Gun owners are generally more politically engaged than most segments of the population. They’re engaged and willing to battle to preserve their Second Amendment rights.

However, there are groups out there that talk a big game but don’t seem to do much of anything, at least as far as some folks can tell.

One group–or, more specifically, a network of groups–is being called out by the media as being just that.

Minnesota Gun Rights, a group that promotes itself as a registered nonprofit, had its tax-exempt status revoked in 2016 and hasn’t been reinstated, a FOX 9 investigation has found.

The group’s nonprofit status is the latest question to be raised about the group’s operations in Minnesota. For years, lawmakers and other pro-gun organizations have accused the organization of taking donations while doing little to advance the cause of gun owners.

Ben Dorr, the group’s political director, initially told FOX 9 that Minnesota Gun Rights is an active nonprofit and said questions about the issue were “fake news.” But later, he and his brother Chris acknowledged that they had not filed the proper forms with the Internal Revenue Service and would correct the issue.

Minnesota Attorney General Keith Ellison’s officeissued a Feb. 6 inquiry requesting that the group register with the office or cite an exemption.

“It has come to the attention of this office that Minnesota Gun Rights may be soliciting charitable contributions in Minnesota without being registered as required by the Minnesota Charitable Solicitation Act,” wrote Julie Brengman, the attorney general’s charities registrar.

Now, of course, this is the mainstream media, and we all know how trustworthy it is.

However, Minnesota Gun Rights is part of an entire “network” of groups in ten different states all with websites boasting an identical layout.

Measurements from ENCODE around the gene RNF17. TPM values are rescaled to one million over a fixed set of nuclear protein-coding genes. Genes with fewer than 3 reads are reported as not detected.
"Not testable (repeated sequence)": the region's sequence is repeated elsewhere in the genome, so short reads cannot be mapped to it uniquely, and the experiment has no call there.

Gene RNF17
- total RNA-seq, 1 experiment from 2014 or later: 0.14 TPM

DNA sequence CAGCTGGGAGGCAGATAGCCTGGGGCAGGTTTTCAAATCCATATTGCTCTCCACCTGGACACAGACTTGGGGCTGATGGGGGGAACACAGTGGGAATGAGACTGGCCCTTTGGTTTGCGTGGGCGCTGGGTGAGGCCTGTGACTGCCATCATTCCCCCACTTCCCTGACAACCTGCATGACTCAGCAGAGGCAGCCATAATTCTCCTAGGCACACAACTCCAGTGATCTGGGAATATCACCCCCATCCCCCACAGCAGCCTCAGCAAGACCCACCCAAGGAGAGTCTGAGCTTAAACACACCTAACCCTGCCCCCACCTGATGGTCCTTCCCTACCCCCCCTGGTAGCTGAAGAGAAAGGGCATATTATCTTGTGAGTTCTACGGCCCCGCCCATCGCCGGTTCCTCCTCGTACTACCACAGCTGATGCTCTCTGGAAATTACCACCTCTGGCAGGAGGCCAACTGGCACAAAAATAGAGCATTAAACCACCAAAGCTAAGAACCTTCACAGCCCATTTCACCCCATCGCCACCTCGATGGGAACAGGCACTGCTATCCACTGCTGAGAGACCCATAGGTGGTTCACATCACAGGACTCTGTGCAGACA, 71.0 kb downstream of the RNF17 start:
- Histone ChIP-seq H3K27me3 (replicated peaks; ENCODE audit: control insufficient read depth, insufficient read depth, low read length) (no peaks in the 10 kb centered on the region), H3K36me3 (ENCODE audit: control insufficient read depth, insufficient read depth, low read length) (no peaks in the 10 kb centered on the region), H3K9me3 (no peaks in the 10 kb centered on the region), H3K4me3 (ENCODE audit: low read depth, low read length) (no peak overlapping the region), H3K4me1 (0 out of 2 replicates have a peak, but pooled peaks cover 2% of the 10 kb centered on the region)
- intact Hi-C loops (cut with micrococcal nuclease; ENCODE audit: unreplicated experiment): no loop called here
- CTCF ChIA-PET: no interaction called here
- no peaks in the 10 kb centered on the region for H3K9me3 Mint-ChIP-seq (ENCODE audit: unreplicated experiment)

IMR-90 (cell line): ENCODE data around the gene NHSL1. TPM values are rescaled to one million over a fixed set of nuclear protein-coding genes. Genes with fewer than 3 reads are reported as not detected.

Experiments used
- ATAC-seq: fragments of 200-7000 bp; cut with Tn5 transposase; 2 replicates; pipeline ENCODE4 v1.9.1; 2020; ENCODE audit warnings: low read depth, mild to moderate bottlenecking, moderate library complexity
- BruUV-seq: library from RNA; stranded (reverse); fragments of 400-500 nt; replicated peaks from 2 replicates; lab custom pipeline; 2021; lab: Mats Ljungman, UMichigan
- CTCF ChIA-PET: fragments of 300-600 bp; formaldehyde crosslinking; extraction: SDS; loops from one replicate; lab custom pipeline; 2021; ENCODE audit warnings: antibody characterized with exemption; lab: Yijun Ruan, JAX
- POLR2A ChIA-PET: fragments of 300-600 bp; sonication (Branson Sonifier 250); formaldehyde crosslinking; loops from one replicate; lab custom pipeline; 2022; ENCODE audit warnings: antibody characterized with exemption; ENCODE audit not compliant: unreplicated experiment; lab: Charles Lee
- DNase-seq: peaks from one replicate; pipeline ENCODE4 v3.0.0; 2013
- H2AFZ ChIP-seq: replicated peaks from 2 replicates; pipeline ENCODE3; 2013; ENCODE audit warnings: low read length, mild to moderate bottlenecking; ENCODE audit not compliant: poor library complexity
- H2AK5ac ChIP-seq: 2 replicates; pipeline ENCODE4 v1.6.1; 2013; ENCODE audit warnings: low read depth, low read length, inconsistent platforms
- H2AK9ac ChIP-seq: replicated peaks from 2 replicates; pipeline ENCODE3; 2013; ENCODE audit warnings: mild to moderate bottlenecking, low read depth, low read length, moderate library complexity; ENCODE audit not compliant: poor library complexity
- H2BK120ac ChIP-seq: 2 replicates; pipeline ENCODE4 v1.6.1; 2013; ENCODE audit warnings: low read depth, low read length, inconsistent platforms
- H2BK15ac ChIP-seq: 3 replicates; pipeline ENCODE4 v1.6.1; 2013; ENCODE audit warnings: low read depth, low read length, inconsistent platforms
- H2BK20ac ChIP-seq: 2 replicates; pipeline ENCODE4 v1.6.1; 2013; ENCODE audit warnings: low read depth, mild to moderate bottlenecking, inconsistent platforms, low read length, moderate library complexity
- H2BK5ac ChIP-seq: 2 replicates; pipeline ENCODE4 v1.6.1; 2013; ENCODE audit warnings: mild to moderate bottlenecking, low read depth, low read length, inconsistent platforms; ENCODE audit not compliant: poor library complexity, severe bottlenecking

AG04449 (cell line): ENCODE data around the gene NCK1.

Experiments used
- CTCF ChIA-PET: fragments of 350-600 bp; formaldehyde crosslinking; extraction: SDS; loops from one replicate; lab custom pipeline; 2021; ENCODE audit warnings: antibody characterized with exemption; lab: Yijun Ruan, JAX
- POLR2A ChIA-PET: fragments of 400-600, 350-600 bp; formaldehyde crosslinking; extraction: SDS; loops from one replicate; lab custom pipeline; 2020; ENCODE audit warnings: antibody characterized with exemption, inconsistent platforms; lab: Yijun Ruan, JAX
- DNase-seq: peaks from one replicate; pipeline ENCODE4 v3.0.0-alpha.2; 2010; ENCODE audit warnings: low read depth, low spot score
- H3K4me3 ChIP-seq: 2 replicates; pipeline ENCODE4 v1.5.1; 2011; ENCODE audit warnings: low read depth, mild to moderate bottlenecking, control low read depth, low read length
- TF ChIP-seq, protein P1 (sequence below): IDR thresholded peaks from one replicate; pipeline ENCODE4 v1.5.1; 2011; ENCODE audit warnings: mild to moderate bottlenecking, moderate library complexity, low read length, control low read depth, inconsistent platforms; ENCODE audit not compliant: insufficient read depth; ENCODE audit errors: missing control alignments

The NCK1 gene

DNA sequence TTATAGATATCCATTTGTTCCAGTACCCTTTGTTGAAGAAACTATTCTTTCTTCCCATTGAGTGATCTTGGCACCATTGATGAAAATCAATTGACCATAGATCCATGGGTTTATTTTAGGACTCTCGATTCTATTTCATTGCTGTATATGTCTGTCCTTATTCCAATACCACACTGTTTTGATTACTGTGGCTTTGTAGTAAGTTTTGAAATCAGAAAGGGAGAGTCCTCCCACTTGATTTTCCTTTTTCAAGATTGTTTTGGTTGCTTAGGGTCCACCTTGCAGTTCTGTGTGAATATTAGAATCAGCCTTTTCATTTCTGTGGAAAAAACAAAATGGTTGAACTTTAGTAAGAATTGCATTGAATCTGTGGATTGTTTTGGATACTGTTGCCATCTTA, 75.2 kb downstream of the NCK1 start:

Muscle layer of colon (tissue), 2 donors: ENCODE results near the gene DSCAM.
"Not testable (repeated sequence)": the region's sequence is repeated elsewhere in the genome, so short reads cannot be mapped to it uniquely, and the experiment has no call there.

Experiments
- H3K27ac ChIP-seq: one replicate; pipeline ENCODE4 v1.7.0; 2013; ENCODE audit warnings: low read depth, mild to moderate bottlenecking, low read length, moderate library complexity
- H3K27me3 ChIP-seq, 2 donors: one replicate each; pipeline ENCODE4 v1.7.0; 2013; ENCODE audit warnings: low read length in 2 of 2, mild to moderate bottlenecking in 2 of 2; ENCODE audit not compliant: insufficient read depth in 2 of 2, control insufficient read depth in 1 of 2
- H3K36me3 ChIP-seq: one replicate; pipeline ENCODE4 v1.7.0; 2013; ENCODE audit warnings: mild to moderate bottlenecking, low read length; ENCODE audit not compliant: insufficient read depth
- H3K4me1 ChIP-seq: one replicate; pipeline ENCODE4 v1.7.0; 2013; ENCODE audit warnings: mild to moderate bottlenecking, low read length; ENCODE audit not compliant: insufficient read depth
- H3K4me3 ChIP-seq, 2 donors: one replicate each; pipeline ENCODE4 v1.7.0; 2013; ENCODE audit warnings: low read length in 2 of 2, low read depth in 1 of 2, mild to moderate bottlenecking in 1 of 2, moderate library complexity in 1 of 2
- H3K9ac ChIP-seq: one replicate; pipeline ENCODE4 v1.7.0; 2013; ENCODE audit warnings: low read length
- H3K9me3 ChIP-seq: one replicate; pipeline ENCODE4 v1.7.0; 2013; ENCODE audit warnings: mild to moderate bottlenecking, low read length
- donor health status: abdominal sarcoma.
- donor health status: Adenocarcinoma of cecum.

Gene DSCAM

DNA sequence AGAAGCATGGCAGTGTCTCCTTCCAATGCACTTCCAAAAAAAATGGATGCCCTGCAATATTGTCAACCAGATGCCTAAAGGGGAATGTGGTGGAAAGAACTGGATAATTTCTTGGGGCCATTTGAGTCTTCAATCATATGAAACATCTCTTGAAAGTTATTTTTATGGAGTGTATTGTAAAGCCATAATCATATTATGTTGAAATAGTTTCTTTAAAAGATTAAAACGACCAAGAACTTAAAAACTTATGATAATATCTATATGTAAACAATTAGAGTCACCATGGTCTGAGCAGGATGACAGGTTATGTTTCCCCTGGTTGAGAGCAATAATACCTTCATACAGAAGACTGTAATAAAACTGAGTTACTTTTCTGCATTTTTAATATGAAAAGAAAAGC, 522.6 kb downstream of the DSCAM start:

In and of itself, no big deal. Why wouldn’t groups share information and personnel when they’re all ultimately in it for a common goal? However, I’m going to urge you to read the whole of the above-linked article, because some hinky-looking things are going on.

For one thing, there’s this part from the article:

Concerns about the group’s lobbying efforts have been raised for years, and many of the concerns have come from Republicans.

Sixteen state representatives — five Democrats and 11 Republicans, including then-House Speaker Kurt Daudt — wrote a 2015 letter to constituents and gun owners warning them that Minnesota Gun Rights was a “fake” group. The organization “relies on constant postal mailings, warning you of terrible gun control if you don’t send them money,” the lawmakers wrote.

“They’re not working with us, and they’re not working for you,” they said.

I’m troubled by this. Groups like this can bring in a whole lot of money, yet it sounds like at least this one isn’t bringing any results for those who “donate.” It’s not a non-profit, yet it’s presenting itself as such.

At least one group in the “network,” Georgia Gun Owners, fails to show up in Guidestar as well. Another, Missouri Firearms Coalition, does, however.

Look, I’m not sure what’s going on here. I will say that when a group is hitting you up looking for money, it behooves you to make sure it’s legitimate. If it’s not registered as a non-profit, don’t treat it like one. Further, make sure it’s doing work it says it’s doing. Talk to lawmakers to see if they’re seeing lobbyists from these groups. Make sure the group’s legitimate.

Now, what constitutes legitimacy? That’s your call. Minnesota Gun Owners (which shouldn’t be confused with another group, Minnesota Gun Owners Caucus) does appear to be involved in rallies and things of that sort, which certainly make them look legitimate and may well be enough for you.

Just be cautious and expect to see more on this topic in the future.